Old-growth roots give Red Cedar inspiration

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      Sipping herbal tea in a Granville Island coffeehouse, Andy Bishop and Colin Jones look exactly as you might expect given the dreamy, rustic melodies of Red Cedar, the local alt-folk band they play in. With Bishop in oversize black glasses and a worn wool cap, and Jones in a cozy knit sweater, the pair emit a down-to-earth quality that is altogether compelling. Even the way in which they interact reflects the intuitive exchange of ideas and chords inherent in their polished sound.

      Born from the ashes of the psychedelic-tinged project Sister Ray, Red Cedar boasts some of Vancouver’s most dedicated musicians. While the group’s name is not yet a mainstay on the tattered show posters plastered around town, the quintet has been working at a feverish pace since forming last March.

      “We pretty much locked ourselves away for six or seven months before we even played a show, to make sure we had everything dialled in,” explains guitarist-vocalist Bishop. “We really wanted to work on everything and establish a sound that was a little different—something that was, well, kind of us.”

      Settling somewhere between the cascading harmonies of Fleet Foxes and the wistful songwriting of the Brian Jonestown Massacre’s Anton Newcombe, Red Cedar has done just that. Inspired by the majestic mountain ranges and picturesque old-growth forests of the West Coast, the melodic outfit creates songs filled with haunting vocals and textured soundscapes. Standout tracks like “I Can Feel It Coming Down”, a meandering ballad heavy with heartache and hesitation, and the trancelike “Carry On”, which creeps along with Middle Eastern influences, display a timeless elegance rarely found in such a young act.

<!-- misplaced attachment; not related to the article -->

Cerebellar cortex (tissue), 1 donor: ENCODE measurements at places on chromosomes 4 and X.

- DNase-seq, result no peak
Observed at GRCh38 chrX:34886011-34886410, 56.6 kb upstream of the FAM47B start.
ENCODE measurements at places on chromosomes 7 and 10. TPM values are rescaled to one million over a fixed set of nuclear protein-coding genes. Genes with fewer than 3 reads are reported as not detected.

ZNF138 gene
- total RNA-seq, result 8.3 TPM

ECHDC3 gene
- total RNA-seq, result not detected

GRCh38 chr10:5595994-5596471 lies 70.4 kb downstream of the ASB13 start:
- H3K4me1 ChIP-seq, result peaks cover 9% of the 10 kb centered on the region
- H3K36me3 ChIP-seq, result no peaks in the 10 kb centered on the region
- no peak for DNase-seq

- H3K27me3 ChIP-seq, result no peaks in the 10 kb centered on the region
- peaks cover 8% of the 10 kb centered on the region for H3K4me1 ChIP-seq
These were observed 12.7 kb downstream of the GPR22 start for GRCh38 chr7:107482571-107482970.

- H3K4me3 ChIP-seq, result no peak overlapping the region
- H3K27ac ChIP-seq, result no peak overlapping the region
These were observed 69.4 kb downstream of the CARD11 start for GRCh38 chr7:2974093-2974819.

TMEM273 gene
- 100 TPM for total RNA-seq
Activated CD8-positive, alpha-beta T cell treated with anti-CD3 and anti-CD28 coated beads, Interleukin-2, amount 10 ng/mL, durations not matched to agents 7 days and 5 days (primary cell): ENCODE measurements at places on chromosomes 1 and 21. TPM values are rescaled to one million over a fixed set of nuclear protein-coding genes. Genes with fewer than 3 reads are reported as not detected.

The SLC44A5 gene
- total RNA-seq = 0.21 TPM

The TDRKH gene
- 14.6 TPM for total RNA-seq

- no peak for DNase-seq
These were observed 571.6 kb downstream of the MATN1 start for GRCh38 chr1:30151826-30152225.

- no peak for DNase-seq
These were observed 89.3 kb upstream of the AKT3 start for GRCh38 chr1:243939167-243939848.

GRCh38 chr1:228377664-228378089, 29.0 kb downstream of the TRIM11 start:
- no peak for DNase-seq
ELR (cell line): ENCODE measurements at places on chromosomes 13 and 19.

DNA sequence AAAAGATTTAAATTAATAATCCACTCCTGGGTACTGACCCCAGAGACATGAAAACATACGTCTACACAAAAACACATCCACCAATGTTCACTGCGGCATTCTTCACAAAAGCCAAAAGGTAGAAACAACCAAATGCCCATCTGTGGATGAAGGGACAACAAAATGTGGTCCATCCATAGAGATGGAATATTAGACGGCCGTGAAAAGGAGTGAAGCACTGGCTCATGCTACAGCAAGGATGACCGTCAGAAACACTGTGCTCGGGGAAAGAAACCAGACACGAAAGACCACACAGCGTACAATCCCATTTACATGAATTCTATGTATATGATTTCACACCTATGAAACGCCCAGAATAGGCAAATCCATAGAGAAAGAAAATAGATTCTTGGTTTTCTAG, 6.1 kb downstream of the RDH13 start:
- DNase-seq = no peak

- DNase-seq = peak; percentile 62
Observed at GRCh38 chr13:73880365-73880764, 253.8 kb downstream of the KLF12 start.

“It has been a labour of love,” Bishop says of the process that will lead to the group’s debut album. “I’m actually glad we took so long to develop it.”

      Jones, the quintet’s soft-spoken drummer, concurs. “We were able to take the time to find out what we could each bring to the sound.”

      When the men of Red Cedar finally do settle into the Hive in May to record with Colin Stewart—the studio’s head engineer and cofounder, you can be sure they will pore over each note until it tumbles forth just so.

      May might seem like a lifetime away—especially for a group so geared up to get into the studio—but Red Cedar is certain that the months will just breeze by. “We’re looking forward to playing more shows in the meantime,” says Bishop. “There’s a bit of a scene going on with bands like Adelaide, Featherwolf, and No Horses. It’s pretty cool.”

      While Bishop and Jones agree that diversity is key to the vibrancy of any music community, the pair is admittedly a little relieved that Vancouverites are rediscovering their love of roots music and embracing the recent resurgence of ’70s-style rock in this city. “It’s nice not to just see tons of scream-y metal all the time,” Bishop says with a laugh. “Not that there’s anything wrong with scream-y metal.”

      As for booking those future gigs, Red Cedar is optimistic, given the camaraderie it has found among the close-knit group of local bands that share the act’s rustic sensibilities. “There are so many scenes that don’t support each other,” says Bishop. “Typically, bands are really competitive and aggressive about getting shows. But it seems like, in this case, everyone is really cool about getting each other shows and trying to promote one another. It’s refreshing.”